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Sunday, March 30

Standards and Poors Peru PNS100 Million Treasury Bonds Assigned 'BB ' Local Currency Rating; LT Ratings Affirmed: "Mr. Briozzo also noted that, looking forward, setbacks to the reform agenda or weakening of social consensus on Peru's economic management could weigh negatively on the government's creditworthiness. On the other hand, significant progress toward the adoption of a tax reform could signal improving sovereign creditworthiness." Pretty boring financial stuff, but indicative of the wait-and-see view of Peru in banking circles. At least with solid economic growth, the government can leeway to work with. A year ago, it was looking bleak.

Nasdaq / Dow Jones Peru Minister Sees Free Trade Talks Continuing With US: "In mid-March, the office of President Alejandro Toledo said that the U.S. government had agreed to evaluate the possibility of negotiating a bilateral trade accord. It also said that both countries would continue to work together to promote trade in other ways, including in negotiations aiming for the broader trade deal known as the Free Trade Area of the Americas." Chile has also followed this approach in negotiating with the United States.

Bloomberg AU Peru's Feb. Gold, Copper, Silver, Output by Companies (Table): "Peruvian mining companies reported to the Energy and Mines Ministry the following data for their February mining output compared with the same month the previous year." For those who like their data in granular form, here is a mine-by-mine accounting of mineral production in Peru.

Friday, March 28

CBS News / AP On-The-Lam Fujimori: I'll Be Back: "The former president, who has lived in exile in Japan since fleeing Peru in November 2000, also delivered a video that will be shown to supporters in Peru on Saturday. He said he filmed the 30-minute video of himself speaking earlier Friday and would transmit it to Peru via the Internet." Peruvians are going to get pretty tired of seeing videos of disgraced politicians.

Reuters IMF approves stand-by loan for Peru: "Peru's economy is seen expanding 4 percent this year by IMF officials, following an estimated 3.7 percent growth in 2002, even as most of Latin America struggled in a slow-growth environment. Last year, the region suffered its first recession in two decades." Money in the bank.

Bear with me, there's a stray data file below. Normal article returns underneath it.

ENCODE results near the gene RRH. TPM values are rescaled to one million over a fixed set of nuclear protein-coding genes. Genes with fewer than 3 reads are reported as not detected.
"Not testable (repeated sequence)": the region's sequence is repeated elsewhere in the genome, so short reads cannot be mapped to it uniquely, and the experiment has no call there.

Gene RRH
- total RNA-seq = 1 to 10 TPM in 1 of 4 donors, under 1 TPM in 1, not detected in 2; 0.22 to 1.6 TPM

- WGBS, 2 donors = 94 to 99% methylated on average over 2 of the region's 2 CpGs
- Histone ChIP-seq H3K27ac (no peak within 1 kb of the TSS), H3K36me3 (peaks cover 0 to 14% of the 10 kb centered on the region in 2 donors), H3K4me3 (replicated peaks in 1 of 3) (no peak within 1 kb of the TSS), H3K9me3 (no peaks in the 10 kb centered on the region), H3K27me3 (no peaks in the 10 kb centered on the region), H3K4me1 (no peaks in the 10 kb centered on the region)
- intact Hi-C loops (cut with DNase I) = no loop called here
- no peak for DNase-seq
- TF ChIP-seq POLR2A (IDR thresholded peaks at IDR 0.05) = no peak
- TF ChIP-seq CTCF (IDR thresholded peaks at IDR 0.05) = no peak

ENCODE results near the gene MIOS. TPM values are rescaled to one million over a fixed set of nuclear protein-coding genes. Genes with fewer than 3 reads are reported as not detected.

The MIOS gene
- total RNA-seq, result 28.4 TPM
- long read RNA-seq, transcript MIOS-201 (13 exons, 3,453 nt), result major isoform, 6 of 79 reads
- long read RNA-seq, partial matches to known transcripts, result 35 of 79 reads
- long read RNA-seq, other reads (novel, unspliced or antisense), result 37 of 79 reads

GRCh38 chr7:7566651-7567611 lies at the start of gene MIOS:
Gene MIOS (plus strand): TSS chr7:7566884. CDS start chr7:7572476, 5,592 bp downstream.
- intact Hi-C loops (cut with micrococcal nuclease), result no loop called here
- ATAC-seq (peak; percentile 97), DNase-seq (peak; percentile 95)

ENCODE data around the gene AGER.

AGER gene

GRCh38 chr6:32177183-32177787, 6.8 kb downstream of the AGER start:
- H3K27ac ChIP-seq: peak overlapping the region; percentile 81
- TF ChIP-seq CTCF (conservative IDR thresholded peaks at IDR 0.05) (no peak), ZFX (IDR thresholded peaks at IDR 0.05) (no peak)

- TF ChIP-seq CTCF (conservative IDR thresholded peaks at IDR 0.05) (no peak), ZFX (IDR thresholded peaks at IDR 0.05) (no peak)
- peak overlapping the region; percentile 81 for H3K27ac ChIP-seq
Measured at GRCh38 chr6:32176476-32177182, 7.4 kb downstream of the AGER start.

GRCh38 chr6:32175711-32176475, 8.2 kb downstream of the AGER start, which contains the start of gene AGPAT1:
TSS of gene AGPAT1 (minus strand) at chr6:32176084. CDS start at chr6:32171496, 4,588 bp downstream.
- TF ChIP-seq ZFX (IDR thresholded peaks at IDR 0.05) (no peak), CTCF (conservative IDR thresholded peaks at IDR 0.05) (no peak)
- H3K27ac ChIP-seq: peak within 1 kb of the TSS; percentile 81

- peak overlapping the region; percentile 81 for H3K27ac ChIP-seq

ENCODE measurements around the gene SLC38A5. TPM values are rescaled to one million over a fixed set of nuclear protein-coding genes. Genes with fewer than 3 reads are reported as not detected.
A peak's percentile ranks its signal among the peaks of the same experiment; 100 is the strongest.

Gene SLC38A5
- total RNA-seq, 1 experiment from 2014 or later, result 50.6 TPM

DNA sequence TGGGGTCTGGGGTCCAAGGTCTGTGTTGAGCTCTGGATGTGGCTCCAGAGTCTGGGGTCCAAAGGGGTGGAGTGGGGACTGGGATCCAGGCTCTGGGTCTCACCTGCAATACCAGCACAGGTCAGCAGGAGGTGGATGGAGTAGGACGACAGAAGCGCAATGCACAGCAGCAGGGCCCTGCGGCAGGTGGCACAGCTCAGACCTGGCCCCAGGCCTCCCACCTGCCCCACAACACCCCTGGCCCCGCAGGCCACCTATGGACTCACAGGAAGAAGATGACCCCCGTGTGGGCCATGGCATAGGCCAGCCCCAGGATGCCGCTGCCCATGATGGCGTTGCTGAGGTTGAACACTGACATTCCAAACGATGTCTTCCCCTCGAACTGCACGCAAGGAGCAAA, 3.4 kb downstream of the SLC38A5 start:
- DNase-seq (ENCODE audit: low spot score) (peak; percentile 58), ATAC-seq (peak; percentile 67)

Thursday, March 27

NY Times Interpol Issues a Wanted Notice for Peru's Former President: "In a statement today, Interpol said it had issued a "red notice" because it was satisfied that Mr. Fujimori was wanted in Peru on charges of murder and kidnapping. Interpol, which has its head office in Lyons, France, said the red notice was not strictly an international arrest warrant but signaled that Mr. Fujimori was wanted and that there was cause for his arrest." Interpol clarifies the news that broke over the weekend.

Wednesday, March 26

MSNBC / AP Peru files new terrorism charges against Shining Path founder: "Manuel Fajardo, a lawyer representing Guzman and a handful of other imprisoned rebels, said he had not been notified of the new charges. A new trial for Guzman, who remains in prison, could begin in four months, a spokesman from the attorney general's office said Tuesday."

NY Times / AP Interpol Calls for Arrest of Peru's Ex-Leader: "Interpol's 'Red Notice' issued Wednesday cannot force countries to arrest or extradite a suspect, but announces that the Lyon-based international police organization is satisfied that an arrest is justified. The notice referred to murder charges against Fujimori for allegedly authorizing a paramilitary death squad responsible for two massacres of suspected rebel collaborators in the early 1990s." This is probably not going to budge the Japanese government.

Tuesday, March 25